Alpine air, dramatic landscapes and winding mountain roads – a summertime driving holiday in the Swiss Alps is the full road trip package.
And when it comes to exploring Switzerland’s glorious lakes and mountains, there’s nothing quite like hitting the open road in a supercar. A destination as scenic as the Swiss Alps surely deserves a prestige vehicle, so why not treat yourself to luxury car hire and take this magical route…
We’ve put together six must-do driving routes, devised as a circular journey, starting and ending in Geneva. Taking in most of the country with a few sneaky little trips across the border into neighbouring Italy, it is easily accomplished in one go, although each can be undertaken on their own.
1. Geneva to Lausanne and Bern
Once you’ve picked up your hire car in Geneva, most likely from the airport, be sure to spend some time in this fascinating city.
Surrounded by the spectacular Alps on the shores of Lake Geneva with its dramatic 140m-tall Jet d’Eau fountain, Geneva is the home of clockmakers and is the birthplace of the internet – invented at CERN. If you fancy checking it out, the Internet Museum is just 5km from the airport.
From Geneva, it’s 64km to Lausanne, where the International Olympic Committee has been located since 1914. The picturesque medieval town is spread over three hills: park up to enjoy the small alleyways, tucked-away cafés and boutiques.
Carry on around Lake Geneva to Montreux, just half-an-hour from Lausanne. This traditional resort town is delightful with its grand Belle Époque buildings – and if you visit in July, you’ll also enjoy the famous Montreux Jazz Festival. The medieval island castle, Château de Chillon, with its fairytale ramparts, great halls and courtyards, is less than 4km away.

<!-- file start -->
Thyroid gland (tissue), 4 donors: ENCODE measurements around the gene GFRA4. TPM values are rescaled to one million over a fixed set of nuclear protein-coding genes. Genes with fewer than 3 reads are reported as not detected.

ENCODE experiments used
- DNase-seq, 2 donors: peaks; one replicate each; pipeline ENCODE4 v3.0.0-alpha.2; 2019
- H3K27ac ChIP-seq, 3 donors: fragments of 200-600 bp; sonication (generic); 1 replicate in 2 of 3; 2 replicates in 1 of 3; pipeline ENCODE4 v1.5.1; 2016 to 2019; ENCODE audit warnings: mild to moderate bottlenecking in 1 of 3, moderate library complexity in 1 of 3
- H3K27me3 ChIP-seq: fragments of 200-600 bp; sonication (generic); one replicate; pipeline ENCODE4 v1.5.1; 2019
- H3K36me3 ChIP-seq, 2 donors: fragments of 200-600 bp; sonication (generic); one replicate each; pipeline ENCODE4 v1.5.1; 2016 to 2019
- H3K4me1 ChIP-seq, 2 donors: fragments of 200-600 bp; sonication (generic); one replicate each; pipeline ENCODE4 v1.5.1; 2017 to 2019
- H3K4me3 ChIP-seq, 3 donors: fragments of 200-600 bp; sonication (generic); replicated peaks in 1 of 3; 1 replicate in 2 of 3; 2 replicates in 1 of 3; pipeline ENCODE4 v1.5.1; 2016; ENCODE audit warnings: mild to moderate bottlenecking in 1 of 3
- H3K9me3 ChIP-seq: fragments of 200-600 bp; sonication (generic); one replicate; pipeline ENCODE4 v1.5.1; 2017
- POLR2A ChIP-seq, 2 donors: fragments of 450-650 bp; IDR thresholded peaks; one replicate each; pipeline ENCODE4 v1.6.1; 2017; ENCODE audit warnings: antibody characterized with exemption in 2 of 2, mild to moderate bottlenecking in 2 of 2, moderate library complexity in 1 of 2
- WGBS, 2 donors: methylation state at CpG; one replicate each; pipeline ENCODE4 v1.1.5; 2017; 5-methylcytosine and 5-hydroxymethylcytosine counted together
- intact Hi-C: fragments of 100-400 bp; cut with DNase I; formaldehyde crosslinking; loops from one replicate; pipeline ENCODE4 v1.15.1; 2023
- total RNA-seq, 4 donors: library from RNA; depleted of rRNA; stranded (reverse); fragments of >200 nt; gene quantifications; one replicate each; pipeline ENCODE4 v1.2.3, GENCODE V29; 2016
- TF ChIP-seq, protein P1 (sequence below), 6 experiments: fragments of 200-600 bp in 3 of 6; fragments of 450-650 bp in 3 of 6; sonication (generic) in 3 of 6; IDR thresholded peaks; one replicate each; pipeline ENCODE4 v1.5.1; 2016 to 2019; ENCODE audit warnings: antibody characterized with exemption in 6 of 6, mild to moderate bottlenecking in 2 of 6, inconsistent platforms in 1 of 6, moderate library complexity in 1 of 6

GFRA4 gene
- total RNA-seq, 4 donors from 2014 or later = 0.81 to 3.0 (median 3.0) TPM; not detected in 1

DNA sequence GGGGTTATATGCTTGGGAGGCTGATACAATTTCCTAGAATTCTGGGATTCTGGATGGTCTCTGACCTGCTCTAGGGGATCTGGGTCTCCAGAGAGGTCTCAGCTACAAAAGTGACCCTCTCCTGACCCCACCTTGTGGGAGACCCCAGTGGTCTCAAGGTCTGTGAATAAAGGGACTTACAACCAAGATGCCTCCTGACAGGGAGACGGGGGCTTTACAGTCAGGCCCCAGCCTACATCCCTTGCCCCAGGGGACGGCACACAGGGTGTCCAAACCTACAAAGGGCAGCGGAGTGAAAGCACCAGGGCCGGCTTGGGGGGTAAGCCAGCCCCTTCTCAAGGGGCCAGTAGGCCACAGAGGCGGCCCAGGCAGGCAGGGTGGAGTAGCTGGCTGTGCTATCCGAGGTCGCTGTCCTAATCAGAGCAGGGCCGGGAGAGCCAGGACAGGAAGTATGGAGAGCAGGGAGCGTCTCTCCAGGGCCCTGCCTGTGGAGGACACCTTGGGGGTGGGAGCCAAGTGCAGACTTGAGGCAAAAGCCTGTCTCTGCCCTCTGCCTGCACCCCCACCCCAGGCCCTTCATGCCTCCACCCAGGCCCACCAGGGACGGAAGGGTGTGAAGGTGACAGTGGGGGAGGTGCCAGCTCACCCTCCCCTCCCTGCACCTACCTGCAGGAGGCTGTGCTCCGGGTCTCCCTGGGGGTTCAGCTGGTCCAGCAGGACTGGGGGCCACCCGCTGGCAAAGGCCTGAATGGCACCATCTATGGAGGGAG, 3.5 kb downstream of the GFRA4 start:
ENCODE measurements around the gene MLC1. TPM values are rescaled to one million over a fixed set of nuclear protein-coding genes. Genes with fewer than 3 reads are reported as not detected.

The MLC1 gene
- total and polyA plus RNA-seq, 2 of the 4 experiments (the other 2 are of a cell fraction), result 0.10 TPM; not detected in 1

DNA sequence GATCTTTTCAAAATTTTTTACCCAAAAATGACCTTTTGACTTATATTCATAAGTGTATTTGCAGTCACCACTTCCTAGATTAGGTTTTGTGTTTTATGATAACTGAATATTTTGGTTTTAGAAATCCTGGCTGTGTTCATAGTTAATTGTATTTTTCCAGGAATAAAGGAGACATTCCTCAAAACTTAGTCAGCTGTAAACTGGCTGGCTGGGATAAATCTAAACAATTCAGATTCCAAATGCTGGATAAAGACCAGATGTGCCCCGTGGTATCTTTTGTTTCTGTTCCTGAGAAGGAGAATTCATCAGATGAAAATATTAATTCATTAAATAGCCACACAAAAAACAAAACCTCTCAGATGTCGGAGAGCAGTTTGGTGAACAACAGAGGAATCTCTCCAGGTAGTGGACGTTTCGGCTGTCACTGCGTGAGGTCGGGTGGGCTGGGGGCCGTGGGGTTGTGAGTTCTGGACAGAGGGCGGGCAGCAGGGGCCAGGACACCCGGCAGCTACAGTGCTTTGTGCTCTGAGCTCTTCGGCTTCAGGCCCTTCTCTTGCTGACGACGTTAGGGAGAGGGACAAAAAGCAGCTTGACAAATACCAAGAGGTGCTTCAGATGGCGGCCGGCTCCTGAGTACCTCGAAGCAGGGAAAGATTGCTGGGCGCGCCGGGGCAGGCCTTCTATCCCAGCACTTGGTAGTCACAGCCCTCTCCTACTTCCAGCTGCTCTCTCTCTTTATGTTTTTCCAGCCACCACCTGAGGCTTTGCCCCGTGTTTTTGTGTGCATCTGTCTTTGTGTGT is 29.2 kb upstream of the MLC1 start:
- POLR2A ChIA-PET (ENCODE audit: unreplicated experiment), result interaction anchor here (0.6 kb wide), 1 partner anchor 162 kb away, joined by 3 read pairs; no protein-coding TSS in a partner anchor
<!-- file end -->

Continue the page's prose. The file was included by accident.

Double back on yourself slightly as you head off an hour’s drive to the UNESCO World Heritage Site of Bern. Switzerland’s capital is famous for its brown bears and big ideas – it was here that Einstein devised the theory of relativity. Enjoy a wander around the Old Town with its 16th century fountains, 15th century cathedral Bern Minster and Zytglogge, a medieval clock tower with moving puppets.
2. Bern and the Lauterbrunnen Valley to Lucerne
An hour away is Lauterbrunnen promising high peaks and little villages for perfect Instagram opportunities. On arrival, it is immediately apparent why it gave Lord of the Rings author J.R.R. Tolkien inspiration for his Elven City of Rivendell. Park up and stretch your legs on a quick hike to the majestic waterfalls: the Trummelbach and Staubach Falls.
Drive a further 72km and you’ll arrive at Jungfraujoch, home to Europe’s highest railway station at 11,333 ft. (3,454 m) and the famous Eiger, which at 3,970 m (13,020 ft. is the jewel of the Bernese Alps.
3. Grindelwald to Lucerne to Zurich
Double back and continue on the main road and divert to Grindewald, the country’s oldest ski resort. From here you can reach the Aletsch Glacier, Europe’s longest. The cable car up to the Bettmerhorn or Eggishorn, provides panoramic views of the glacier and a sense of its scale.
Back on the road and it’s an hour or so to Lucerne with its pretty medieval architecture, and like most cities in Switzerland, it comes complete with snow-capped mountains and sits on the shores of a lake. The town’s main attraction is the 14th century Kappelbrücke, or Chapel Bridge. Underneath are numerous paintings depicting the history of Switzerland.